CDC Extends National Eviction Moratorium
Denise Wall, who applied for rental aid in March, stands in her home in Shawnee, Kansas. States are bracing for a potential wave of evictions when the federal moratorium ends. Heather Hollingsworth/The Associated Press
The federal Centers for Disease Control and Prevention on Thursday extended the national eviction moratorium it first imposed in September to July 31. The eviction ban, designed to help keep people in their homes and thus slow the spread of COVID-19 in crowded settings such as homeless shelters, was set to expire next week.
More than 7 million households were behind on rent last month and nearly half are at risk of eviction, according to the U.S. Census Bureau. State leaders are bracing for a potential wave of evictions when the federal moratorium expires.
The CDC extension order said that an estimated 100,000 eviction filings have occurred despite the moratorium, “suggesting high demand and likelihood of mass evictions.” The extension will give states, cities, tribes and their partners more time to deploy emergency aid to renters, the order said, and will also give people at risk of eviction more time to get vaccinated against COVID-19.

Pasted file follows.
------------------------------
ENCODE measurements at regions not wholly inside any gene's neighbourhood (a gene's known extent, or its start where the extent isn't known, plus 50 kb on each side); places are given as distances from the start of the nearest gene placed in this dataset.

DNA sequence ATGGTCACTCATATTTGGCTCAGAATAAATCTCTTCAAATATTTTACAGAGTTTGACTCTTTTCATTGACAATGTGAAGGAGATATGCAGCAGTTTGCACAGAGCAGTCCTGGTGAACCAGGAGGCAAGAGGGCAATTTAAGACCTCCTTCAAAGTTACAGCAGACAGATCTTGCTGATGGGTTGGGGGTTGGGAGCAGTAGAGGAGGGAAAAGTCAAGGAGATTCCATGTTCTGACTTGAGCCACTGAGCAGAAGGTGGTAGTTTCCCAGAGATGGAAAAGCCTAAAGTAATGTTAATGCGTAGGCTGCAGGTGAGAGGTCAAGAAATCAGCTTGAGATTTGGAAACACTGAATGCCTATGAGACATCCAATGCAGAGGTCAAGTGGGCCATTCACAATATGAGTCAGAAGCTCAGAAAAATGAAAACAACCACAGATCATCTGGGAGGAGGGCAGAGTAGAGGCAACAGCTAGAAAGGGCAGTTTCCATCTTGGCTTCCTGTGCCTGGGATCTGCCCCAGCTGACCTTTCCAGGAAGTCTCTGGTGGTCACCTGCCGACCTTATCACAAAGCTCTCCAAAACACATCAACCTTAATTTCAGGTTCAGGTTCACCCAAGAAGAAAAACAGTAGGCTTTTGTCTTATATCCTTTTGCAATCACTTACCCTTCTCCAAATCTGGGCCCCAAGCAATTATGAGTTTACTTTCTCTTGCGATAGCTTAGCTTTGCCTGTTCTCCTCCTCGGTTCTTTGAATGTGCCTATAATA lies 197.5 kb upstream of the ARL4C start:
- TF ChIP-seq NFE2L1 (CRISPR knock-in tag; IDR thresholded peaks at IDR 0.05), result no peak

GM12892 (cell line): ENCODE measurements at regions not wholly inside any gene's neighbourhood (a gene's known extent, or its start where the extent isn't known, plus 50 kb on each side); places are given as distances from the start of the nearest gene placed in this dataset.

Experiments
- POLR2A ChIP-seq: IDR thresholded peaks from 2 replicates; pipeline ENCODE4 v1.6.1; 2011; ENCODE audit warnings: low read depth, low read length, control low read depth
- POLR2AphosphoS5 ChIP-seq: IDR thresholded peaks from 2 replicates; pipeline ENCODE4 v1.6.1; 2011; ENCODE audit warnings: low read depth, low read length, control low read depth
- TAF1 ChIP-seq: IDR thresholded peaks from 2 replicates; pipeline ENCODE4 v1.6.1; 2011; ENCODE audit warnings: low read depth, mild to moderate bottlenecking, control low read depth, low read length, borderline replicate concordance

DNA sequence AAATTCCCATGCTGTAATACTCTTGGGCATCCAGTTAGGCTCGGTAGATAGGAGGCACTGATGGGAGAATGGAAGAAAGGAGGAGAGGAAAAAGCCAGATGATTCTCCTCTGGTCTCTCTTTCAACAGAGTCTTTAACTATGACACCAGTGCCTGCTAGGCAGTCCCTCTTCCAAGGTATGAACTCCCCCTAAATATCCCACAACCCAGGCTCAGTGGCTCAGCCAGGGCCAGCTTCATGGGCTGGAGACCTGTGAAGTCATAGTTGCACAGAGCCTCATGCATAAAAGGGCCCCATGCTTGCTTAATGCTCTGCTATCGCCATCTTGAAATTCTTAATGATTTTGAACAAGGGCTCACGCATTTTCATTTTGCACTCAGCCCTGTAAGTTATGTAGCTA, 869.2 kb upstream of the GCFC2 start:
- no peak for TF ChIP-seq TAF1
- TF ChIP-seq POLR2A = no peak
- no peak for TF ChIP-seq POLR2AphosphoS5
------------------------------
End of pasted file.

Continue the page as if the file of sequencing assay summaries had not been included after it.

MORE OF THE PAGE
Since the pandemic began, the federal government and states have approved billions of dollars of assistance for people struggling to pay rent. But many tenants aren’t aware of the grants or have had difficulty applying. And officials have been slow to approve people for relief.
The U.S. Treasury Department on Thursday issued new guidance for disbursing the .6 billion in federal rental aid that’s currently available. The guidance encourages state and local governments to partner with courts to prevent evictions, assist families experiencing homelessness and remove language and cultural barriers to reaching renters, among other best practices.
The moratorium extension was cheered by advocates for low-income tenants but criticized by landlords.
“With the extension of the CDC moratorium millions of families are safe for the moment from the devastating and long-term effects of eviction,” said Emily Benfer, a visiting law professor at Wake Forest University, and chair of the American Bar Association’s COVID-19 Task Force Committee on Evictions, in an email to Stateline.
“Now every minute counts,” Benfer added. “Stopping this crisis requires every branch of federal, state and local government to launch comprehensive eviction prevention measures.”
The National Apartment Association, a trade group that represents apartment owners, “remains fundamentally opposed” to the eviction order, said President and CEO Bob Pinnegar in a statement.
“Flawed eviction moratoriums leave renters with insurmountable debt and housing providers holding the bag as our nation’s housing affordability crisis spirals into a housing affordability disaster,” he said. “The CDC must abide by their promise and allow the moratorium to expire at the end of July.”
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